New Jersey fake vax card sales scheme arrested – HotAir
As soon as mandatory proof of vaccination became something in the private sector, critics were immediately concerned about the inevitable proliferation of fake vaccination cards. This was particularly true among university administrators, who was concerned that healthy young people who weren’t worried about getting COVID and were unsure about vaccinations would seek to obtain a fake vax card just as easily as they searched for a fake ID to buy beer. But with CDC cards being so ridiculously easy to make yourself, would anyone really be selling them? Apparently, and if you can produce a good enough quality replica, you can charge a good deal of money for it. That’s what was discovered in New Jersey, where a housewife using the online pseudonym “Anti-Vax Momma” found to have sold hundreds of cards. And he was raising a considerable amount of cash. (NJ.com)
A New Jersey woman, calling herself “AntiVaxMomma” online, was charged Tuesday with selling about 250 fake COVID-19 vaccination cards using Instagram, while healthcare workers who bought the fake cards were also charged. New York prosecutors said.
Jasmine Clifford of Lyndhurst sold the fake cards using her anti-vaccine social media account described by herself for around $ 200, according to the Manhattan District Attorney’s Office …
Thirteen people who bought fake cards from the Centers for Disease Control and Prevention work in “essential frontline and employee settings, including hospitals and nursing homes,” according to the district attorney’s office.
Compounding the matter was the fact that Ms. Clifford had an accomplice named Nadayza Barkley who worked at a New York health clinic where vaccines were administered. Barkley would add the customer’s name to the state database of vaccinated patients for an additional $ 250 fee. That meant that even if someone suspected the card was a fake, it would remain under scrutiny, making it nearly impossible to detect. .
First I will say that this was a laborious and profitable enterprise (albeit completely illegal). Jasmine Clifford must have amassed $ 50,000 in sales. And if a significant number of clients chose to have their names entered into the database, their accomplice probably charged the same amount.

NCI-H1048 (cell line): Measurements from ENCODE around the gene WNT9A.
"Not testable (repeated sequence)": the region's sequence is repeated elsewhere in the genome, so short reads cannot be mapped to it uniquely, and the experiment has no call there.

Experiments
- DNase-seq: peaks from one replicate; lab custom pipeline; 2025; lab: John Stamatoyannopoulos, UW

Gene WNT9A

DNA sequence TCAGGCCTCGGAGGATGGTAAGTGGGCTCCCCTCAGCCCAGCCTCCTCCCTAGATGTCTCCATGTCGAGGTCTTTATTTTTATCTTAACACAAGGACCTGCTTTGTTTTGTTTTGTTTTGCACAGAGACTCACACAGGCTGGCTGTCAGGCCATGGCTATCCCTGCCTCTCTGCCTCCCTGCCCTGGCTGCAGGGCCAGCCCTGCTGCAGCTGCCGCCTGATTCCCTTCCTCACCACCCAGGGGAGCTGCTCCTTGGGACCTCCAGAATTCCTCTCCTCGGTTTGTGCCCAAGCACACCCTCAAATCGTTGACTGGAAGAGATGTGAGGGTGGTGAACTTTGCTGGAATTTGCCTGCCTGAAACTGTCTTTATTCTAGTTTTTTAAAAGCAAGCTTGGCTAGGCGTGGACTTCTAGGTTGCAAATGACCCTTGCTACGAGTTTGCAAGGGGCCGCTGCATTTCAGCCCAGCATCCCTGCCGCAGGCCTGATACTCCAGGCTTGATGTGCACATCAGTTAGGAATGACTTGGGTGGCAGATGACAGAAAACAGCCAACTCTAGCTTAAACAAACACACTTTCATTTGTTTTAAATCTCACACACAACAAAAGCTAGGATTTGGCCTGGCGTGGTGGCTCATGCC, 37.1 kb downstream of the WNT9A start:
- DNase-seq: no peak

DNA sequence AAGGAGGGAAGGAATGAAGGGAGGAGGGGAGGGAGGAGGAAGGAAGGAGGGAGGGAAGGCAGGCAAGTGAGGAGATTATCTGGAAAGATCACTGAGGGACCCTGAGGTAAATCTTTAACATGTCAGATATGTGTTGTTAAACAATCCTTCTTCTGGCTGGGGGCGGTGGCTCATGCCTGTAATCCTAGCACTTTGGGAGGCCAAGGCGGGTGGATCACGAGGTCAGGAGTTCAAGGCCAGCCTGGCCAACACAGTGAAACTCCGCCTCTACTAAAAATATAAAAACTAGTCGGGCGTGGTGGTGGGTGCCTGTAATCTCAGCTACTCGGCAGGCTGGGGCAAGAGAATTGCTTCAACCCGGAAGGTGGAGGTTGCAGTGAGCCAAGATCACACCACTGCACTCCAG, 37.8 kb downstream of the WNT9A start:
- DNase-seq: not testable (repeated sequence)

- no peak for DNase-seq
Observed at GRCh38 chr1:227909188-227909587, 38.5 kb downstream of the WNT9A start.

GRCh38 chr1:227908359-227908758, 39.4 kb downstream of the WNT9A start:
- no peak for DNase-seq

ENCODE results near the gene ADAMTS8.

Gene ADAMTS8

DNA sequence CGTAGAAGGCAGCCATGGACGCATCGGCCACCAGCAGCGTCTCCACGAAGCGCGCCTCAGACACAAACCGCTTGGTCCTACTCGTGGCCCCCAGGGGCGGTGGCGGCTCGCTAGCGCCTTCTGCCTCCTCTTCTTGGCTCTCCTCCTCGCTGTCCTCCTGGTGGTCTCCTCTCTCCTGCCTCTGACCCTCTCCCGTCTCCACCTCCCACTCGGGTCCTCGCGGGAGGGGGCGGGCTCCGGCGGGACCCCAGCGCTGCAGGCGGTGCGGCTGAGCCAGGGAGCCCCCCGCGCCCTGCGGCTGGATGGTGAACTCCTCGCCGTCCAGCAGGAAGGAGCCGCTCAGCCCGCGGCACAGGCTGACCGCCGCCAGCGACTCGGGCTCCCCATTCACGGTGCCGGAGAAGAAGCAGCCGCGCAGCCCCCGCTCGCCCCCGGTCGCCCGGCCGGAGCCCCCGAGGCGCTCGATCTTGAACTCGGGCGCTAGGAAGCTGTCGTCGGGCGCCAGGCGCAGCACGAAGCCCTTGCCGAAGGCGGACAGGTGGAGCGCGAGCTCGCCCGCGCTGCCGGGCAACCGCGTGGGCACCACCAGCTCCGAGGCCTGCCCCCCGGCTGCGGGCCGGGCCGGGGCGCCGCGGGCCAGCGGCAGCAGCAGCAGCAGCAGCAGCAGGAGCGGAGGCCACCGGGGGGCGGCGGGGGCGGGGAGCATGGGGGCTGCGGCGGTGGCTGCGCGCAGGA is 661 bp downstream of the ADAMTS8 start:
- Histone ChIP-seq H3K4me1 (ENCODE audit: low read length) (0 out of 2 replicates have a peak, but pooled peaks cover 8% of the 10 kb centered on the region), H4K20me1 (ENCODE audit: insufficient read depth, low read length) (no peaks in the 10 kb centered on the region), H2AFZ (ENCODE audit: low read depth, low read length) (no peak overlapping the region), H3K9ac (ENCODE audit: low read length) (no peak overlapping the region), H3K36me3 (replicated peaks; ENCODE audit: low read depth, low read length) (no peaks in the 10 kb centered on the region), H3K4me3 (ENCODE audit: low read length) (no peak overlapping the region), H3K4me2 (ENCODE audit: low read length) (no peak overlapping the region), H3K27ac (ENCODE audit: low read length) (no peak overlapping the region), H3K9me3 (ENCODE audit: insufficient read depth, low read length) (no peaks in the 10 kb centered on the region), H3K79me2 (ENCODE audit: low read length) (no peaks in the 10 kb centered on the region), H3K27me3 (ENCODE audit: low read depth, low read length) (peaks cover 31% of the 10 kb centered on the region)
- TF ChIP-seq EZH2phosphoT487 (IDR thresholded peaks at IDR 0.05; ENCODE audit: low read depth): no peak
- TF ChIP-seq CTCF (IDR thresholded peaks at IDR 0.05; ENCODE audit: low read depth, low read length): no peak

Compounding concern about this report is the fact that more than a dozen of its clients were in “essential frontline and employee settings, including hospitals and nursing homes.” I’m sure everyone feels safer now, right?
Now, however, the perpetrators will pay a heavy price if convicted. They face charges that include criminal possession of a counterfeit instrument, offering a false instrument for presentation, and conspiracy. That can add up to significant jail time and hefty fines. Some of the clients are also being charged with criminal possession of a counterfeit instrument.
The real issue that is not addressed in this report is the uncomfortable reality that you are dealing with just one person (or team). what they caught. How many more are there and are they still in operation? And as I mentioned earlier, how many more people weren’t running a large, organized distribution network, but were just creating their own? If the system is so easy to play, it is not very useful and people are not going to trust it.
Don’t expect this to be the last of these stories you will read. The whole idea of immunity passports was flawed from the start and very open to abuse and fraud. And there will always be people willing to take advantage of it.